I’ve just returned from a brief visit to Detroit. My father, step-mother, three brothers and sister live there. So do my three uncles, three aunts, and many of their children.

I’ve spent a lot of time in Michigan since my father and step-mother — who was born there — married in a little town north of Detroit called Fenton almost 30 years ago. This time, I was there for my sister’s wedding. As are the rest of my Michigan family, my sister and her husband are deeply committed to the city. Their wedding — which occurred at the Detroit Historical Museum, under the old, neon, Tiger Stadium sign — was a celebration of the city and its culture. It was a beautiful celebration. They are a beautiful couple.

Plenty has been said in the past few years about Detroit. About it’s decline, really. And yes, the city is broken. Much of it looks like this:


See the layers; how the city is being stripped bare. The two buildings in the foreground — the brick structures on the right and left edge of the picture — are abandoned. The lot in front of both is empty, most likely after the building that used to stand there was left to crumble or burn to the ground. This is common. A visitor standing in this place could look down this very street and see the layering of history in the architecture, working her way from the gilded age through to the late 1970s, when the GM Renaissance center — the shiny towers in the distance — took its place as the tallest structure in Detroit. But she might feel a tinge of shame in her staring, or in her picture-taking, just as I did when I took this picture. Seeing Detroit today is fascinating, but I am an outsider; going from corner to corner, capturing these images of decay, feels like an act of callous intrusion. Almost like standing in the doorway of a dying stranger, taking pictures while the family mourns. My father, though he was born and raised elsewhere, has been a Michigan resident since the eighties and expressed resentment toward the decay-tourists who come just to look upon the death of the city, take pictures, and leave. So here I was, in a way, doing just that.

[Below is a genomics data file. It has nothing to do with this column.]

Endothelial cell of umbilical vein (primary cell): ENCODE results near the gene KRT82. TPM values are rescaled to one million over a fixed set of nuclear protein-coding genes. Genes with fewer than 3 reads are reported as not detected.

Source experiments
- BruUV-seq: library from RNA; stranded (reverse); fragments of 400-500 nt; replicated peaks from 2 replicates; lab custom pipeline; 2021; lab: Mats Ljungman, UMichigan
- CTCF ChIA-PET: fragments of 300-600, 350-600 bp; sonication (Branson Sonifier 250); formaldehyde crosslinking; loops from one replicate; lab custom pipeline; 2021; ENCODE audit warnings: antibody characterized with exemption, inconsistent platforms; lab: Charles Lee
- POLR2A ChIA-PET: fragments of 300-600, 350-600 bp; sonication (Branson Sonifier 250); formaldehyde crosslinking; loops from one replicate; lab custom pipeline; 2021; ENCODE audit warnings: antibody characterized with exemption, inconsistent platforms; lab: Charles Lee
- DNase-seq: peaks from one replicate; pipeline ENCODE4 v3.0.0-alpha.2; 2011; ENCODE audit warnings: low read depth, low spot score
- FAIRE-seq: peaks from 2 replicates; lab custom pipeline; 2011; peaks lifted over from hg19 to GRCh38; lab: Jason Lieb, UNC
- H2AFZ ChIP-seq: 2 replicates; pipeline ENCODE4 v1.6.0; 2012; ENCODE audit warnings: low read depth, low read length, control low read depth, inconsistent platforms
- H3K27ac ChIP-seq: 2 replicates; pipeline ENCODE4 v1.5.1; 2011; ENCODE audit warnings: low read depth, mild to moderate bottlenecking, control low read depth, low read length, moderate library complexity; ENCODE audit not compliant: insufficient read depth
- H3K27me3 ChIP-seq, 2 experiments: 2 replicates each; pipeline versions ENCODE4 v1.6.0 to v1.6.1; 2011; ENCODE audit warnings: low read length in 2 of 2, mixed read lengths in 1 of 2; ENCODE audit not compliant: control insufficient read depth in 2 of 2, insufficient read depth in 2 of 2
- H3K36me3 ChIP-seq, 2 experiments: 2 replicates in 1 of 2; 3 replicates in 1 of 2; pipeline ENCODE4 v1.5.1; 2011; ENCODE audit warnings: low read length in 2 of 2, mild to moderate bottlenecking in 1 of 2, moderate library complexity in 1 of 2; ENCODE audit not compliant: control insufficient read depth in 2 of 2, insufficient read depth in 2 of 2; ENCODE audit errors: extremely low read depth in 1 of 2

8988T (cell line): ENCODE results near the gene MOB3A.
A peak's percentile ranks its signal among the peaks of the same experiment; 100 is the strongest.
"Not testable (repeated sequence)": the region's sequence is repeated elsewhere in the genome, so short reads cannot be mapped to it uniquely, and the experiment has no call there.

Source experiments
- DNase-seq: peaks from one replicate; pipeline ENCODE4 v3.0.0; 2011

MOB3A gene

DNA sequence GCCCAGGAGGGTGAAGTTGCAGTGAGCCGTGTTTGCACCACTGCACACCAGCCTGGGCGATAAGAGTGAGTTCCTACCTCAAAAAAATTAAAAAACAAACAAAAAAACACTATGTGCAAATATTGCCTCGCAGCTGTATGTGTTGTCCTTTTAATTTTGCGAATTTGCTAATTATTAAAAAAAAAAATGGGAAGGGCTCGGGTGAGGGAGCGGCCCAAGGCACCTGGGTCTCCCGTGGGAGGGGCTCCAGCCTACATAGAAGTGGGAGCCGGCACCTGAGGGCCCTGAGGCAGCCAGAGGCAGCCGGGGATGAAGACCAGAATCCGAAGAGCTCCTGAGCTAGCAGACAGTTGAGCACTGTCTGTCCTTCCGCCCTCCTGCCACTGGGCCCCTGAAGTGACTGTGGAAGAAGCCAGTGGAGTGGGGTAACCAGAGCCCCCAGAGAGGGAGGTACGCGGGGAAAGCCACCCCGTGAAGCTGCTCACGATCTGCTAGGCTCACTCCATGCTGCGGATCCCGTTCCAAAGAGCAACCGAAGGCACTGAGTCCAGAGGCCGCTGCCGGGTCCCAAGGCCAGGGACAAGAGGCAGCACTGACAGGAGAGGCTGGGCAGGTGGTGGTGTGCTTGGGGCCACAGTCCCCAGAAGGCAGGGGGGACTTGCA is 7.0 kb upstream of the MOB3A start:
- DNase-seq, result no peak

Except I didn’t see death.

Detroit is enormous. With over 140 square miles within its borders, it’s one of the largest geographical cities in the United States. And yet, its population has declined by more than 60% since it peaked at 1.8 million in 1950. Many cities, of course, have seen that kind of decline as technological and economic change has moved opportunity and people elsewhere. But with 25% of Detroit’s people departing in the first decade of the 21st century, decline no longer seems like the right word to describe what’s happened. For Detroit, it’s as if its veins have been sliced open. Its lifeblood has been poured out and much has been left behind, empty. There’s only so much you can do to protect and maintain what remains. Much of it is gone — buildings condemned and demolished; once grand homes burned — and much of what is left, boarded up. Perhaps to keep squatters out. Perhaps to keep the wilderness from reclaiming it.


In the midst of all of that — all of that “death” — is life. You can see it in what people are fighting to preserve. You can see it in the art that is allowed to be made of the remnants. Graffiti artists, in particular, have made a canvas of Detroit. After the death of one of the most prolific Detroit graffiti artists Sean Griffin, who worked under the name of Nekst, many artists paid tribute to him throughout the city. Upon invitation from Detroit’s Museum of Contemporary Art, several collaborated on this mural, painted across the side of the building facing Woodward Avenue.